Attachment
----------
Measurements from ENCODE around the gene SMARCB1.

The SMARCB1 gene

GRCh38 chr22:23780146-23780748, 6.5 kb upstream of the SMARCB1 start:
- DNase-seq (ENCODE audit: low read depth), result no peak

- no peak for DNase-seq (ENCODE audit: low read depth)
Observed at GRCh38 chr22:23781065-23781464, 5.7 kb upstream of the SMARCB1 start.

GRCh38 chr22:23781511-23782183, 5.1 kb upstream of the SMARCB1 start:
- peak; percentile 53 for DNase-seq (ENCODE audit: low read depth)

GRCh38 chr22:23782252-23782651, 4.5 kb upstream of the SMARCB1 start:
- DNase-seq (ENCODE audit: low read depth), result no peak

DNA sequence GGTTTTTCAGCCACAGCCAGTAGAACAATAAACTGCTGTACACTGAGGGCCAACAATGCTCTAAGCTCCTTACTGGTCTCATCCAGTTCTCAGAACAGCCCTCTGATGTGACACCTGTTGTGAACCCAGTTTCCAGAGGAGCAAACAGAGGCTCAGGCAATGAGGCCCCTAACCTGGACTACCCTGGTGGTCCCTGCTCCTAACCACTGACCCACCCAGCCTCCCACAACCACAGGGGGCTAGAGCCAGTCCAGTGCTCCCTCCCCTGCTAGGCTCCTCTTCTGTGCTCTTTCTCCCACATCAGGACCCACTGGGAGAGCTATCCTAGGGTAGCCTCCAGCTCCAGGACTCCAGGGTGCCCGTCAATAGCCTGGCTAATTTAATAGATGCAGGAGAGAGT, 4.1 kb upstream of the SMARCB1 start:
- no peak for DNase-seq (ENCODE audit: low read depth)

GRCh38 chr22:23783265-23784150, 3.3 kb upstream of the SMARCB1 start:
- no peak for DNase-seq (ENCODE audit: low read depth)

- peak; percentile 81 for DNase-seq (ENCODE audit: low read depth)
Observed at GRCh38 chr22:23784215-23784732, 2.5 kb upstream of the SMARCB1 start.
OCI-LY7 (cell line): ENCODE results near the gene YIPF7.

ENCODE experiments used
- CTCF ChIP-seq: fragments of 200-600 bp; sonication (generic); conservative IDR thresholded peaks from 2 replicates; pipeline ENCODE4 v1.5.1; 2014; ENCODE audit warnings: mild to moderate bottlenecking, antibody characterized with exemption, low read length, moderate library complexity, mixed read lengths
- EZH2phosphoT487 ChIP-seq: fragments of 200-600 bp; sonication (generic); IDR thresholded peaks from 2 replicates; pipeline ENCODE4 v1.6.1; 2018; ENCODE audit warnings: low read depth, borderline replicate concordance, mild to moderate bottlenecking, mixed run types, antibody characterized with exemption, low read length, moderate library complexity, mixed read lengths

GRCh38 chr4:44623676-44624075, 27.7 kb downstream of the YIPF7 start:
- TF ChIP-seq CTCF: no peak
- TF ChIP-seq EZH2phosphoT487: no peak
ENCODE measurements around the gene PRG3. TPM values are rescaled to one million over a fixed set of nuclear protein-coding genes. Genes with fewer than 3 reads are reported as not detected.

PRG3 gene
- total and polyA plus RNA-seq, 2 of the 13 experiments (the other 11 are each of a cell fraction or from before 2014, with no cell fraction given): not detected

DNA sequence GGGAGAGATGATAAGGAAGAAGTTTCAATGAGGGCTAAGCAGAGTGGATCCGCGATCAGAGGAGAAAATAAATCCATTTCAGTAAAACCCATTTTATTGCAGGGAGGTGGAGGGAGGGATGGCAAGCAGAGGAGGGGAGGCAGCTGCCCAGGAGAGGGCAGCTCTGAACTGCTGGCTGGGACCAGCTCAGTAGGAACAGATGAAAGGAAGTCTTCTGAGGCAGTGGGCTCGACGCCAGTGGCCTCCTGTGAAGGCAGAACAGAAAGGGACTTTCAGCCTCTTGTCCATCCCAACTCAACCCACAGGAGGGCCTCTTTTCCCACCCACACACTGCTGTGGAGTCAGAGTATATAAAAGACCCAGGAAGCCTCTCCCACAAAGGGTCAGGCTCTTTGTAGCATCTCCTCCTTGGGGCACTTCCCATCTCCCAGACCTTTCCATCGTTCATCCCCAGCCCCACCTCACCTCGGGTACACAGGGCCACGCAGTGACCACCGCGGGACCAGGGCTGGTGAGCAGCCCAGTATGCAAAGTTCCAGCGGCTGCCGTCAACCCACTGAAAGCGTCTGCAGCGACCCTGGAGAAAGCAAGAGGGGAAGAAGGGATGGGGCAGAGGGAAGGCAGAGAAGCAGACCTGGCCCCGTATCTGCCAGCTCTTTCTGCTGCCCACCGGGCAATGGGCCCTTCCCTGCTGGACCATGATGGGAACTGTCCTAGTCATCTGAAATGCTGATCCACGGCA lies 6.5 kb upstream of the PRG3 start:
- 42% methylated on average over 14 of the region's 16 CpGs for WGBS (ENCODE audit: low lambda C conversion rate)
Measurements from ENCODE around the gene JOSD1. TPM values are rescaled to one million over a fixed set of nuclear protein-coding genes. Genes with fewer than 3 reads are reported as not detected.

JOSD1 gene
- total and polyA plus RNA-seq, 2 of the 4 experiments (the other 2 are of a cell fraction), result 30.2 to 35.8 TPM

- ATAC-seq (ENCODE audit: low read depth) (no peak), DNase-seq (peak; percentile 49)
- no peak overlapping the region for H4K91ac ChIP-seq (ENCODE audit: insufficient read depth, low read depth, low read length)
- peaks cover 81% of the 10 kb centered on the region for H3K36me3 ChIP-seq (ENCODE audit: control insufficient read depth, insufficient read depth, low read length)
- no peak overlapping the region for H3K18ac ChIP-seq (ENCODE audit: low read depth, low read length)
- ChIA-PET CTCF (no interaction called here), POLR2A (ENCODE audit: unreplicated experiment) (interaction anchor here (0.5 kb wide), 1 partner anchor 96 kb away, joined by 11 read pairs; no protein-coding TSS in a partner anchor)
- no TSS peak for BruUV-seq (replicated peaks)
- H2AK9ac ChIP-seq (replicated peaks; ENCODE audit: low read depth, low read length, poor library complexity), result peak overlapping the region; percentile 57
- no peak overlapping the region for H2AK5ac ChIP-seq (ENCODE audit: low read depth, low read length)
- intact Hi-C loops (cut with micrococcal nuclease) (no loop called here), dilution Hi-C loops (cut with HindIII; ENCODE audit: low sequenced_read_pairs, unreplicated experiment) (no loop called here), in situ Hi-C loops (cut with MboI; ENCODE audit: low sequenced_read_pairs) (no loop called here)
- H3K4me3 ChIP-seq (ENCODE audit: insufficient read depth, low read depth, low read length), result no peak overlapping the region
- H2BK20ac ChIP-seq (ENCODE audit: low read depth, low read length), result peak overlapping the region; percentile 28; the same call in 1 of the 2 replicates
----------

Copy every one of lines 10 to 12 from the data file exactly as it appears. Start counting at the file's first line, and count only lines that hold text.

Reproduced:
- DNase-seq (ENCODE audit: low read depth), result no peak

DNA sequence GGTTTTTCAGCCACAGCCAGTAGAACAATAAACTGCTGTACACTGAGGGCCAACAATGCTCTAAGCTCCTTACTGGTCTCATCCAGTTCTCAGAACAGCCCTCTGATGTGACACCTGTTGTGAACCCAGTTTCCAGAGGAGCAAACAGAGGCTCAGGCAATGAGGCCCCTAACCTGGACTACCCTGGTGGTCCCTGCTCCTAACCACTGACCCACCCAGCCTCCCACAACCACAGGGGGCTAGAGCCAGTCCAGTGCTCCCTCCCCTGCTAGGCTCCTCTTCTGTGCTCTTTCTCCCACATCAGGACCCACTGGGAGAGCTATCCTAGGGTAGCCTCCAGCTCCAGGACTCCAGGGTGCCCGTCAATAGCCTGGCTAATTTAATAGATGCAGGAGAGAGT, 4.1 kb upstream of the SMARCB1 start:
- no peak for DNase-seq (ENCODE audit: low read depth)